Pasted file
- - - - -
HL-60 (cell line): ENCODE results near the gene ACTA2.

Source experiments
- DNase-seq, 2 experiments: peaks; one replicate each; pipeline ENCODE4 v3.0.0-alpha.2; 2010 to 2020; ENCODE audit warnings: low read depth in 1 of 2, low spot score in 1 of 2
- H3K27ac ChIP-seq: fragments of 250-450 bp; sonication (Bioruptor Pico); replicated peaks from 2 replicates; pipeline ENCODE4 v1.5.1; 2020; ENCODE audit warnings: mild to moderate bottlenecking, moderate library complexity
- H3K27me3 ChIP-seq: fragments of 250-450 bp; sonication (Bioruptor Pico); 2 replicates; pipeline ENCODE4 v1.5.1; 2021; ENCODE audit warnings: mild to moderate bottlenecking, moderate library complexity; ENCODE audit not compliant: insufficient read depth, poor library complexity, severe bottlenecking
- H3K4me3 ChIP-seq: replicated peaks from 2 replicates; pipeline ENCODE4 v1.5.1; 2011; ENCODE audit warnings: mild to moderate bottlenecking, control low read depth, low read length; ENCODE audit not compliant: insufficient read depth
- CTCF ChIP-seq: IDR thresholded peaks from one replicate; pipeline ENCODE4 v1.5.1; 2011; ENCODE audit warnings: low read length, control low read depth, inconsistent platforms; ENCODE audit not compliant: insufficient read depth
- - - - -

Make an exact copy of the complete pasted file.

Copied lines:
HL-60 (cell line): ENCODE results near the gene ACTA2.

Source experiments
- DNase-seq, 2 experiments: peaks; one replicate each; pipeline ENCODE4 v3.0.0-alpha.2; 2010 to 2020; ENCODE audit warnings: low read depth in 1 of 2, low spot score in 1 of 2
- H3K27ac ChIP-seq: fragments of 250-450 bp; sonication (Bioruptor Pico); replicated peaks from 2 replicates; pipeline ENCODE4 v1.5.1; 2020; ENCODE audit warnings: mild to moderate bottlenecking, moderate library complexity
- H3K27me3 ChIP-seq: fragments of 250-450 bp; sonication (Bioruptor Pico); 2 replicates; pipeline ENCODE4 v1.5.1; 2021; ENCODE audit warnings: mild to moderate bottlenecking, moderate library complexity; ENCODE audit not compliant: insufficient read depth, poor library complexity, severe bottlenecking
- H3K4me3 ChIP-seq: replicated peaks from 2 replicates; pipeline ENCODE4 v1.5.1; 2011; ENCODE audit warnings: mild to moderate bottlenecking, control low read depth, low read length; ENCODE audit not compliant: insufficient read depth
- CTCF ChIP-seq: IDR thresholded peaks from one replicate; pipeline ENCODE4 v1.5.1; 2011; ENCODE audit warnings: low read length, control low read depth, inconsistent platforms; ENCODE audit not compliant: insufficient read depth